Sunday, December 08, 2002

But they don't like lynching

This is what was published in The Note, which has been harped upon all over the blogs lately:
Here is what Senator Trent Lott, Republican of Mississippi, said yesterday at Senator Strom Thurmond's birthday party, according to ABCNEWS' O'Keefe. "I want to say this about my state: When Strom Thurmond ran for president we voted for him. We're proud of it. And if the rest of the country had of followed our lead we wouldn't have had all these problems over all these years, either."

There is, as you might recall, an election in the Bayou tomorrow, where African-American turnout is crucial to the chances of Democratic incumbent Landrieu. Maybe Lott was being jocular. But a plain reading of what he said did generate some anger:

Wade Henderson of the Leadership Conference on Civil Rights told ABCNEWS' Douglass: "This was an offensive and blatant attempt to rewrite the history of the last 50 years" … "Thurmond ran for president as a Dixiecrat, a segregationist. He gave the longest filibuster in history to try to stop passage of the Civil Rights Act. In his statement today, Lott also embraced those dubious achievements." ..'Lott betrayed his role as the Majority Leader of all Americans."
Good grief.

Lott certainly made a mistake, and probably cost a Senate seat in Louisiana. Anybody with real world experience ought to know that race baiters will seize upon anything, especially on the eve of an election.

The Note blurb said that "a plain reading of what he said did generate some anger". No, it took the addition of a lot of context on an occasion where Thurmond was retiring after long service. To make an issue of this is akin to using the Martin Luther King holiday as an occasion to air the gentleman's FBI file. As Jack Kennedy might have said, "No class".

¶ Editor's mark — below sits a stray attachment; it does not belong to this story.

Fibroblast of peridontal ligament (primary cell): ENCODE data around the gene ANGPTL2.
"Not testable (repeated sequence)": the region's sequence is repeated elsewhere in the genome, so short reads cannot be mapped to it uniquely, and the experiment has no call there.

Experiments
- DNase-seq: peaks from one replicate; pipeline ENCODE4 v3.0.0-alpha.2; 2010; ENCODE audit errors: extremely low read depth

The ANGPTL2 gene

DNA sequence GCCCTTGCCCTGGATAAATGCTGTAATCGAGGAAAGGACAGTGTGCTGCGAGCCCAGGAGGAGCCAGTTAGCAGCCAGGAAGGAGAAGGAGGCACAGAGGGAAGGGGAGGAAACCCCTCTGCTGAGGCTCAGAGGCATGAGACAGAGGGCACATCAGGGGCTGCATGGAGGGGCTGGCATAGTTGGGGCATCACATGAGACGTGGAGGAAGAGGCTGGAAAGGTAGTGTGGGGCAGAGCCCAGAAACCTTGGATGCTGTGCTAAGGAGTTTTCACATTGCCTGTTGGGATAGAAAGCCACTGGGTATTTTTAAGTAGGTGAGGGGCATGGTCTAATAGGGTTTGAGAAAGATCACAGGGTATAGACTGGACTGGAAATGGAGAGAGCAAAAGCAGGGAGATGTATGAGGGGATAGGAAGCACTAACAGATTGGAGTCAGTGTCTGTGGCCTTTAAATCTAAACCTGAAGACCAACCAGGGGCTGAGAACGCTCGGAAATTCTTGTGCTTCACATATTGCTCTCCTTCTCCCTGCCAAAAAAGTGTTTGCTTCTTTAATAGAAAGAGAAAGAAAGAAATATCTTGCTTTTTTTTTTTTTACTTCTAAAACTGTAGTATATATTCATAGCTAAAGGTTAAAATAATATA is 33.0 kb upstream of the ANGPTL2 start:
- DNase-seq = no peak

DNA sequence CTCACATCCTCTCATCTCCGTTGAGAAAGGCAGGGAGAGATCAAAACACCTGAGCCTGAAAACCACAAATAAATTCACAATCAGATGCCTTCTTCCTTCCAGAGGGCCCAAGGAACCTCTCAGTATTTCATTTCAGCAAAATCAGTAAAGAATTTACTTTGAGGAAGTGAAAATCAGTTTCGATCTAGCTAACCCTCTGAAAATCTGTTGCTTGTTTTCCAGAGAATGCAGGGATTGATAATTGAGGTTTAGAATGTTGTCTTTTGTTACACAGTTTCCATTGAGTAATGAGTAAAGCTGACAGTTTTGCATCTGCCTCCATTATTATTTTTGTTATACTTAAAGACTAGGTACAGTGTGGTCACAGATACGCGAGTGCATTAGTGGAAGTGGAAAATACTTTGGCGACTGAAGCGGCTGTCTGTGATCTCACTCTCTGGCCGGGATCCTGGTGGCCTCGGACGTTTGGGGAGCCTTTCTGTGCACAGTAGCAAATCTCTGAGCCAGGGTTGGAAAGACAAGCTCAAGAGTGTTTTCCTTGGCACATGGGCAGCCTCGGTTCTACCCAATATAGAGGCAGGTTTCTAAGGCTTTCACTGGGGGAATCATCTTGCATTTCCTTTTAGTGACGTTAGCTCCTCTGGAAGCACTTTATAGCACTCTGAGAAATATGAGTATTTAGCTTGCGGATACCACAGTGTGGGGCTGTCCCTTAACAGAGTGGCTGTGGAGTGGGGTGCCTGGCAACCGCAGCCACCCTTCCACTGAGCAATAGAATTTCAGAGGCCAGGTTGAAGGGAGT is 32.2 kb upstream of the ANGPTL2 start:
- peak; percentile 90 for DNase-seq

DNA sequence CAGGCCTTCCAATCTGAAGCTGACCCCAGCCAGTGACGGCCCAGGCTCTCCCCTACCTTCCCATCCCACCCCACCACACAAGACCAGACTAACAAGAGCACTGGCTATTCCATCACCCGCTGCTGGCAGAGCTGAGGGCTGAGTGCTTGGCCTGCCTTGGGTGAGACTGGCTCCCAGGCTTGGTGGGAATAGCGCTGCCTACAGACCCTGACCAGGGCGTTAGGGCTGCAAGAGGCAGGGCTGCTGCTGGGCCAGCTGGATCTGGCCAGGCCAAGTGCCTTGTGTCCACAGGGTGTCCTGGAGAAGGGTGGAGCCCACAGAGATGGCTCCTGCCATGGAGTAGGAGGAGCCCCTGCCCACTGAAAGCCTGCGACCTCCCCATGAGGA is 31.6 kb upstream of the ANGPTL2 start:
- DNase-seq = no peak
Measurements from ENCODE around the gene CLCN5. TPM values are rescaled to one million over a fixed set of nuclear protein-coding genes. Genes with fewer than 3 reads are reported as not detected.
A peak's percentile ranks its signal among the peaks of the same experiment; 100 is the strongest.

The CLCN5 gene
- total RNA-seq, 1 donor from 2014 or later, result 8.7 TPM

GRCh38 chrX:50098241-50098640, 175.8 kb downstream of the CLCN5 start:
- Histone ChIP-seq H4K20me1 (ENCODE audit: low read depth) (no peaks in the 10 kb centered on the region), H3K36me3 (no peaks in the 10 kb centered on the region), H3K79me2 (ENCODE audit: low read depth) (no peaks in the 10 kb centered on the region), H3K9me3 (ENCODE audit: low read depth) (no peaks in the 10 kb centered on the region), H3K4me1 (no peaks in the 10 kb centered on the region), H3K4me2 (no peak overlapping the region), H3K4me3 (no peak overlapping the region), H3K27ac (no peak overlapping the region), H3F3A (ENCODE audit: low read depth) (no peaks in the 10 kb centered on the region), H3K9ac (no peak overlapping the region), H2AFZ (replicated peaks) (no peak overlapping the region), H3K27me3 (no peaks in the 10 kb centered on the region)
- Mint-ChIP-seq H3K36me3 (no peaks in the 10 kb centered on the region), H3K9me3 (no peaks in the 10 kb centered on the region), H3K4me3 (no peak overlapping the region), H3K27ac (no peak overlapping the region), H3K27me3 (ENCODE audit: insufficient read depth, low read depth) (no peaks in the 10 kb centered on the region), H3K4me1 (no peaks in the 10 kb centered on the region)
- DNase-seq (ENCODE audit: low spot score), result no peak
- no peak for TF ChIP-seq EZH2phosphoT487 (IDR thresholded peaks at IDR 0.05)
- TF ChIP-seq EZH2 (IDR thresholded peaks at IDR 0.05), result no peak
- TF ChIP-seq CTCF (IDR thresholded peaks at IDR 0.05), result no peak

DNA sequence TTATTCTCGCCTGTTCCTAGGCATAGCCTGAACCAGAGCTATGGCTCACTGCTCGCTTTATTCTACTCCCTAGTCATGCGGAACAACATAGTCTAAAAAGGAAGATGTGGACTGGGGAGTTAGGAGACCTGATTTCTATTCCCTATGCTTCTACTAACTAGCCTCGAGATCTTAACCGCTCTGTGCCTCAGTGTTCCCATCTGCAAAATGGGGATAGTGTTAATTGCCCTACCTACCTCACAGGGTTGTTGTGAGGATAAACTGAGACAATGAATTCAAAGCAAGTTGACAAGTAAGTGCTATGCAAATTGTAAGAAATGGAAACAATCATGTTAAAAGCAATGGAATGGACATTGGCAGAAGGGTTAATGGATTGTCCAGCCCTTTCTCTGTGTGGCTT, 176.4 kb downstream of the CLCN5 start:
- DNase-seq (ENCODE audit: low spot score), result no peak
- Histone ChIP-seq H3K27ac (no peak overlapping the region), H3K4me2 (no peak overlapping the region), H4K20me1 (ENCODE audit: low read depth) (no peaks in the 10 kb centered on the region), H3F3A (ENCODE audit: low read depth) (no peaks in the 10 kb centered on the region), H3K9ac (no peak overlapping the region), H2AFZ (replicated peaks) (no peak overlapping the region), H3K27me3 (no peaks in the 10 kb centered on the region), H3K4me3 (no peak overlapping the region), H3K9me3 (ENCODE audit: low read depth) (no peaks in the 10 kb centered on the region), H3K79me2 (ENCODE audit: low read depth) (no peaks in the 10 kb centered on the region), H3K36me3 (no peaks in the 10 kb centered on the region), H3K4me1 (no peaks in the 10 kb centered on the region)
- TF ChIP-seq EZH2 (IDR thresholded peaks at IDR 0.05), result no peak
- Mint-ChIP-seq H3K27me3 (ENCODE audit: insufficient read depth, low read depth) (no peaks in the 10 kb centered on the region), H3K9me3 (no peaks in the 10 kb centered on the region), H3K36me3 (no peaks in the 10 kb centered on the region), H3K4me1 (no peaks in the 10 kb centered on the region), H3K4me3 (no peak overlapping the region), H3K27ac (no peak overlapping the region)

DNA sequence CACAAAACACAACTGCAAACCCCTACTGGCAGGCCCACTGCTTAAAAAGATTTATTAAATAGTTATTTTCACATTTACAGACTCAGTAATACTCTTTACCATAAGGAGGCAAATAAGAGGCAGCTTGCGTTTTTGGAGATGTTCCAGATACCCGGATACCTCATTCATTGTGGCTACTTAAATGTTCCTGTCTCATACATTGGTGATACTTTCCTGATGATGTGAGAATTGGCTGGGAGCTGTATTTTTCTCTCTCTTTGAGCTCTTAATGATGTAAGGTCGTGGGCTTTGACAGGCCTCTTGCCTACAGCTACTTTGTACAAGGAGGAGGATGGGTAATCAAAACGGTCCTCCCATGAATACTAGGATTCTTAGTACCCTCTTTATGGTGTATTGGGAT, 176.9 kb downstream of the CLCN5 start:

And what was the context? That Thurmond was running as Presidential candidate for the States' Rights party, which overtly favored segregation. In retrospect it's refreshingly honest - few politicians were willing to be forthright about what was in fact was a common sentiment in Congress and throughout the country at the time.

So IMO the fuss by liberals is nothing but the usual race-baiting. And the fuss by conservatives is about getting a chance to posture while ridding themselves of a man who many found a disappointment as Senate Majority Leader.

The other nine-tenths (subscribers only) are capable of being gracious while acknowledging the service of a 100 year old, changed man.

Sasha send-off

In a move that will ruin our balance of trade for generations to come, La Blogatrice Sasha Castel is moving to the UK with fiance and blog cohabitant Andrew Ian Dodge. What with traveling, shipping her belongings, Christmas and a marriage coming one of these days, anybody who can tell their ass from their elbow ought to be chipping in to her tipjar generously.

But it gets better. Slip her a sawbuck and the saponiferous but never soporific Sasha will say "Mille grazie!" (That's "thanks a bunch" in Italian to you monolinguals out there.) by making you your very own bar of soap. Where else can you find an offer like that?

Good luck you two. And this time let's see a real Blogchild.

The truth about communism